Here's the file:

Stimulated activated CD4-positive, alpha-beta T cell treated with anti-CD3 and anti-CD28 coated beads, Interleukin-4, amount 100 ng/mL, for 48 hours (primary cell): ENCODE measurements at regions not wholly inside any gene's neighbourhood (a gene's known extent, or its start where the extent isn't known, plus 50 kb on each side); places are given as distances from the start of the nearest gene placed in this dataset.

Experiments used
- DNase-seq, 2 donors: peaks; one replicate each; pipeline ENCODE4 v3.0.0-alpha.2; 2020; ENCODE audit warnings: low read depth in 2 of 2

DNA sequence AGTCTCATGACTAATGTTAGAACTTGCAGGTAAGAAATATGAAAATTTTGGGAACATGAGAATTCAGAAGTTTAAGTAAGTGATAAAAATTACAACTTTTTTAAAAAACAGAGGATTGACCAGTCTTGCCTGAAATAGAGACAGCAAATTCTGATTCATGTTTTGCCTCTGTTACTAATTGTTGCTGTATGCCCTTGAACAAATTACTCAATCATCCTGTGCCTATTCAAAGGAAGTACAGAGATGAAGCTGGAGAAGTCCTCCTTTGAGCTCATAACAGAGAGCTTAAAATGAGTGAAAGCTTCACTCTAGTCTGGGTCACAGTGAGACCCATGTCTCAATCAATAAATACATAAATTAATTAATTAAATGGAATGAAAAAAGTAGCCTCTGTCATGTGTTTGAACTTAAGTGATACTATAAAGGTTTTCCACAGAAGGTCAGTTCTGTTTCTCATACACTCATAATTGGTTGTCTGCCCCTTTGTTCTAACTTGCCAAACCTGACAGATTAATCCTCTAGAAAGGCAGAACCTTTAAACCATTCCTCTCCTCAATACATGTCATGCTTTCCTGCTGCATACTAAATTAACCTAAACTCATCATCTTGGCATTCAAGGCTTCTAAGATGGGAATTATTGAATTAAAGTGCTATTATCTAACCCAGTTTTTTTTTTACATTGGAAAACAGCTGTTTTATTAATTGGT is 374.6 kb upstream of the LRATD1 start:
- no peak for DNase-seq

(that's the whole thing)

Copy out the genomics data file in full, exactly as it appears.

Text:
Stimulated activated CD4-positive, alpha-beta T cell treated with anti-CD3 and anti-CD28 coated beads, Interleukin-4, amount 100 ng/mL, for 48 hours (primary cell): ENCODE measurements at regions not wholly inside any gene's neighbourhood (a gene's known extent, or its start where the extent isn't known, plus 50 kb on each side); places are given as distances from the start of the nearest gene placed in this dataset.

Experiments used
- DNase-seq, 2 donors: peaks; one replicate each; pipeline ENCODE4 v3.0.0-alpha.2; 2020; ENCODE audit warnings: low read depth in 2 of 2

DNA sequence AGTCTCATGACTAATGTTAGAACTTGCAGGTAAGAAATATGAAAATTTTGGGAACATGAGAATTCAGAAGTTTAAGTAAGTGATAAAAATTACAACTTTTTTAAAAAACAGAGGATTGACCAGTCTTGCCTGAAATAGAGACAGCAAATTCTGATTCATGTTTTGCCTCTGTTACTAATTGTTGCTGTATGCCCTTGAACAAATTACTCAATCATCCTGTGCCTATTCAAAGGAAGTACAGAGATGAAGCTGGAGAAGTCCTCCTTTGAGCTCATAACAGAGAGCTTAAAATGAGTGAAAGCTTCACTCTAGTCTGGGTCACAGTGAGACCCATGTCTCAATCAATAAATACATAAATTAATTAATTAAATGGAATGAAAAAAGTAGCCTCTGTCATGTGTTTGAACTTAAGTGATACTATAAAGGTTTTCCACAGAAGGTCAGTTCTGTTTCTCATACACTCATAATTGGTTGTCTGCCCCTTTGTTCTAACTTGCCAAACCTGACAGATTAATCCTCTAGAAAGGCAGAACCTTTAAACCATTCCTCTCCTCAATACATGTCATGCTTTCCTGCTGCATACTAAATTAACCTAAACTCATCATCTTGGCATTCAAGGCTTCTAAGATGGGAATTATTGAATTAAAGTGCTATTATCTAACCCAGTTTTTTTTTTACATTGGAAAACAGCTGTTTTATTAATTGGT is 374.6 kb upstream of the LRATD1 start:
- no peak for DNase-seq